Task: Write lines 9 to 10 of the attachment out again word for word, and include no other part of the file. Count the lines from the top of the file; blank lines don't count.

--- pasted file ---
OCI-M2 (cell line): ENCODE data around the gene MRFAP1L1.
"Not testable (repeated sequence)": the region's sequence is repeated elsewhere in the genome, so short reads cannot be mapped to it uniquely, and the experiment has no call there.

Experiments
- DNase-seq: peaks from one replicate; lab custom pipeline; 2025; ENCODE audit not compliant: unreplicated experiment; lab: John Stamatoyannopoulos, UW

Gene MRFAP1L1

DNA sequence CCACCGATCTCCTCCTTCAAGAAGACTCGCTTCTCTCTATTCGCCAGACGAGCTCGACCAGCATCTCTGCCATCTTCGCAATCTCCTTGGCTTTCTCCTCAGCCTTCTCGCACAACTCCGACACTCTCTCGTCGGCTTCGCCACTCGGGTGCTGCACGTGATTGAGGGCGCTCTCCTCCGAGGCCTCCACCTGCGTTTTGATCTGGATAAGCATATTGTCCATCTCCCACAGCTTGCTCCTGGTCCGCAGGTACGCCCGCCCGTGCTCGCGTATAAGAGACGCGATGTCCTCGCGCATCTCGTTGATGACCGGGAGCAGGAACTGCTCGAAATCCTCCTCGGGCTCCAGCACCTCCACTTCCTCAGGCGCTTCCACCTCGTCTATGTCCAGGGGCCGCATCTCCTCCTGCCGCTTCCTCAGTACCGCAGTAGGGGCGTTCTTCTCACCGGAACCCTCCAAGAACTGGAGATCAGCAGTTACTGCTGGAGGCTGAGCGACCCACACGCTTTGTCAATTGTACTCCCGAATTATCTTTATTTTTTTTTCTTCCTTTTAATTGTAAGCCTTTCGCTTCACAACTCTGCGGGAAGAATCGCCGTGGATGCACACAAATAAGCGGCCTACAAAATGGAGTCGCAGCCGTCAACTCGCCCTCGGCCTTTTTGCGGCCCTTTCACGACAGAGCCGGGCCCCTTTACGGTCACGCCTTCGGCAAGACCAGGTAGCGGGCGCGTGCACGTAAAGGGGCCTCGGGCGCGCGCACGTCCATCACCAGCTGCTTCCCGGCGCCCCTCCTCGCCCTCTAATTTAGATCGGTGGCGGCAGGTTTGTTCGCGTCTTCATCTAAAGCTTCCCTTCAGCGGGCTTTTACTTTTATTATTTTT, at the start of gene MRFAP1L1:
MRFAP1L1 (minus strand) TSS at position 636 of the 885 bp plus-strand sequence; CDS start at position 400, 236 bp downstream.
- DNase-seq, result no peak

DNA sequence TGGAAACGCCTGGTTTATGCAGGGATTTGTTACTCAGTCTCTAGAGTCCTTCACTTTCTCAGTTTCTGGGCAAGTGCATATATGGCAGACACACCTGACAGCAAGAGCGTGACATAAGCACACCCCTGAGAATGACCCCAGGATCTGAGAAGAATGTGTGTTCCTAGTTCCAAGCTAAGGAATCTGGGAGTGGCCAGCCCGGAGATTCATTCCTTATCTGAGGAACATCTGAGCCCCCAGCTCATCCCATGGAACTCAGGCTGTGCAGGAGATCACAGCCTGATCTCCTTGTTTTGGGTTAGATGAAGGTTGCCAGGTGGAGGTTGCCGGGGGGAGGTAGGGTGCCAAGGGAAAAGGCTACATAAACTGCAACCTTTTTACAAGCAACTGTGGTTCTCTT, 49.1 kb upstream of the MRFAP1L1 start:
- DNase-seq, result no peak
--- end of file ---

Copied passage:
DNA sequence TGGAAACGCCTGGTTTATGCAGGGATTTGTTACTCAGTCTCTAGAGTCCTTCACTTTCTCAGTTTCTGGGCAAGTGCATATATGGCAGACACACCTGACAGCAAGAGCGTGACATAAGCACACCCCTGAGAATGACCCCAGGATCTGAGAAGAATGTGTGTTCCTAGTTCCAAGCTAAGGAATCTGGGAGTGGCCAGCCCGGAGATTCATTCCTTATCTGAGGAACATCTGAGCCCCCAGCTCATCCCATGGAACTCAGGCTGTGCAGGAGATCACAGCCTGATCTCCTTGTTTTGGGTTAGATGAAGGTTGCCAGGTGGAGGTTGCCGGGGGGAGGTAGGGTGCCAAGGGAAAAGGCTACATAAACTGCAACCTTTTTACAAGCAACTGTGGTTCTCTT, 49.1 kb upstream of the MRFAP1L1 start:
- DNase-seq, result no peak